Part 2: You have defined your “How might we….?” challenge, now what?
The next phase is to Ideate, probably the most well know phase of the design thinking process. This is a pivotal center part of the process where we get to look at solutions from all sides. The hero component of this is bringing the right team together – or, as you’ll want to think about it as a nonprofit, alignment. You want to have the right people at the table to tackle the challenge defined in the last step. Who knows the ins and outs of the program? Who can give us a new perspective on solving this challenge? Who is pivotal to make this effort a success, such as partners or donors? Don’t be afraid to bring in people with different mindsets (as long as they keep an open mind) as those that preach to the choir will only get you back where you started. With the right challenge clearly explained and defined, diverse teams can align and focus.
Recap and Inspire
A design thinking ideation should be more than just straight forward brainstorming. Once you have the right team put together, you also need to capture the information necessary to get everyone on the same page – especially people who may not understand the challenge in the way that you do. Personas, Journey Maps (such as the above one from The League of American Bicyclists), and simple summaries can help frame your challenge in visual and memorable ways which is important to keep the user’s perspective on your ideator’s minds throughout the day. Next you need to inspire the team to think broadly about what could be. I like to tell a few short stories about new or creative ways others are solving similar challenges in a variety of sectors. This can also be done during the brainstorm process through exercises that ask people to think about the challenge in new ways. How might Beyonce tackle this challenge? Seriously, what might she do that you haven’t thought of before?
Diverge and Converge
In combination with thinking about the problem from various angles, or diverging, we also want to filter through the ideas, or converge them, periodically. Here we get people to take off their over-thinking caps for a bit and look at the ideas that are so crazy they just might make a difference. With a diverse range of people in the room, we have the opportunity to quickly analyze those ‘crazy’ ideas and refine them. This allows new ideas to flourish where they may have previously flopped.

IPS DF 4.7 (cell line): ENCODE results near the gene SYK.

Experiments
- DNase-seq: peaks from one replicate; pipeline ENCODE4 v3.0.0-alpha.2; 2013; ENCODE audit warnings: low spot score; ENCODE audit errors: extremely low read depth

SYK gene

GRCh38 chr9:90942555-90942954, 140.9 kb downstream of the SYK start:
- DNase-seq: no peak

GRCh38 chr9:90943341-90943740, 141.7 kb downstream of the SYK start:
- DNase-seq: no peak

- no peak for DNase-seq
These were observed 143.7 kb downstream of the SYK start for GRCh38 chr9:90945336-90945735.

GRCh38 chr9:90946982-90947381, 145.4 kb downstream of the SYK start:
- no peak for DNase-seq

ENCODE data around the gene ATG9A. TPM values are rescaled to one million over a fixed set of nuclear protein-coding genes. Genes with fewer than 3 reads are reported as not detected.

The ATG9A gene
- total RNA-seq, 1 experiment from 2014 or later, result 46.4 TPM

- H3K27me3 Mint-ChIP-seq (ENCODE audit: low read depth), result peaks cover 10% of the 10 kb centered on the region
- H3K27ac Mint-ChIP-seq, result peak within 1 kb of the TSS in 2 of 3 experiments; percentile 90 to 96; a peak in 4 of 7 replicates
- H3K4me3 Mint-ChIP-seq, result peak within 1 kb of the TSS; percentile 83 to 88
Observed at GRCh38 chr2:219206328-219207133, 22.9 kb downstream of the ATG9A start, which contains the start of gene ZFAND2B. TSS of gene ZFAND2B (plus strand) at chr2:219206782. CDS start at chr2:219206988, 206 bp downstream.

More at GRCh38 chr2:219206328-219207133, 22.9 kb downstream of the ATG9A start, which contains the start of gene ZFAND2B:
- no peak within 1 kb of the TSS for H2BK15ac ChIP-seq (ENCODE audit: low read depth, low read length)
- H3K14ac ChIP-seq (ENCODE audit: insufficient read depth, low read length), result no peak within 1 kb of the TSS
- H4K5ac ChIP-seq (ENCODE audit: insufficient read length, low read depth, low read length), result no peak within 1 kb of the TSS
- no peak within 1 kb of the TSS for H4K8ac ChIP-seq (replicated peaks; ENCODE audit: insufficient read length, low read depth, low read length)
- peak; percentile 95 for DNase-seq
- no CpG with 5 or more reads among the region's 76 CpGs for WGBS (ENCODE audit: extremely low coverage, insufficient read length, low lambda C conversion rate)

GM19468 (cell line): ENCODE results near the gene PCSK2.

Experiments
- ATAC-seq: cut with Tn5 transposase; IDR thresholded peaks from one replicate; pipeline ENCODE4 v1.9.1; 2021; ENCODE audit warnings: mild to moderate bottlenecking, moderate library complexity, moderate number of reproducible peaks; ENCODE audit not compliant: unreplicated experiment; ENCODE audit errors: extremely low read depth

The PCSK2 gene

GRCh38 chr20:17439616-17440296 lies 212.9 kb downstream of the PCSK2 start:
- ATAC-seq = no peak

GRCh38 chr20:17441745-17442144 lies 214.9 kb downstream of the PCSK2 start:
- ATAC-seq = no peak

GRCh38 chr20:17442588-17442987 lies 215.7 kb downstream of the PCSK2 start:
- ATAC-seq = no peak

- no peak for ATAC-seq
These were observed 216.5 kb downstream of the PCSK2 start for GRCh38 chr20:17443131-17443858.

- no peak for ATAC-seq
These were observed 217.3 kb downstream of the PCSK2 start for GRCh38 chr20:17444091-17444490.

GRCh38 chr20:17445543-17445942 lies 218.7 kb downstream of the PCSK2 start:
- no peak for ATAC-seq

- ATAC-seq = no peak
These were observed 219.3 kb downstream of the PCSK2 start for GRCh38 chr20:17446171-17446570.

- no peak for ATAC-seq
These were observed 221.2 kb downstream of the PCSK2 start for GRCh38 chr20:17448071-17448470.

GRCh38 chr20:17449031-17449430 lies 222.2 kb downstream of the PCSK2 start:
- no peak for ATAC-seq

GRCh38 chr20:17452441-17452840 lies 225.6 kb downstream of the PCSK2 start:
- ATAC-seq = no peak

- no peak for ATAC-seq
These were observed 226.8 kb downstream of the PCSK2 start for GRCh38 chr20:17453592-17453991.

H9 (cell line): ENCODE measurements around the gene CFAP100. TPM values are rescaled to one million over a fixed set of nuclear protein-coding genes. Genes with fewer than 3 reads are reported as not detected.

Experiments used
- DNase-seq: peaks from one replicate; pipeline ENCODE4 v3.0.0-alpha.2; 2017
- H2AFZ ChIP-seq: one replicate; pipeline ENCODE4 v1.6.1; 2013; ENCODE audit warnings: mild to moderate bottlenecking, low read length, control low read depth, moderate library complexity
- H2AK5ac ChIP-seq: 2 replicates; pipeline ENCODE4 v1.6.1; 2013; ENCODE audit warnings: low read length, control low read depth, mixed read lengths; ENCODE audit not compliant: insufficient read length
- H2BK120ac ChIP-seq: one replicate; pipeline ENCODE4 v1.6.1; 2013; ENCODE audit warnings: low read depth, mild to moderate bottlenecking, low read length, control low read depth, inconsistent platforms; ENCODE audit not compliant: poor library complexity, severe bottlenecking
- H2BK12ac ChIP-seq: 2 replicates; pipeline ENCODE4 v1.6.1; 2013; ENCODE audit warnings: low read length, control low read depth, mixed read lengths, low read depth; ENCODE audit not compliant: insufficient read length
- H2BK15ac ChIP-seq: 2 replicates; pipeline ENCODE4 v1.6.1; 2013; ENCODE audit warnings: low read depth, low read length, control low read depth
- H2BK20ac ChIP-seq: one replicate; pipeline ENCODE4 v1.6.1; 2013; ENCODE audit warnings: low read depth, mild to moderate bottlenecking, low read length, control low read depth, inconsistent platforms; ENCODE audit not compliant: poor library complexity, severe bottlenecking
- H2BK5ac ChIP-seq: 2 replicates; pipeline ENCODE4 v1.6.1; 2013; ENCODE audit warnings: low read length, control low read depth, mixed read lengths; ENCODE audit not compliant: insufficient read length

An example of this is the work I did with DesignHouse, a nonprofit whose mission is to revitalize local manufacturing through design. Our challenge was to bridge the gap between designers, who are often thinking big picture, and manufacturers, who need to focus on the bottom line. Through our workshops, we would gather designers and manufacturers together to solve a real-world manufacturing challenge by ideating potential new products. This process not only gave them a chance to have all the right tools at the table to build great ideas, but it also gave them a chance to work together and better understand and appreciate the skills that each brings to the table. This made it easier to take the ideas forward and also made the designers and manufacturers who attended more open to working together. While solutions are the goal, the benefits to a nonprofit in building alignment and collaboration at these ideation sessions are key to your solutions making a larger impact.
In my next and final post on Design Thinking 101, I will talk about how we take the crazy but inspiring ideas from the Ideate step and bring them to life while being user-centered.
Questions? Contact me at firstname.lastname@example.org.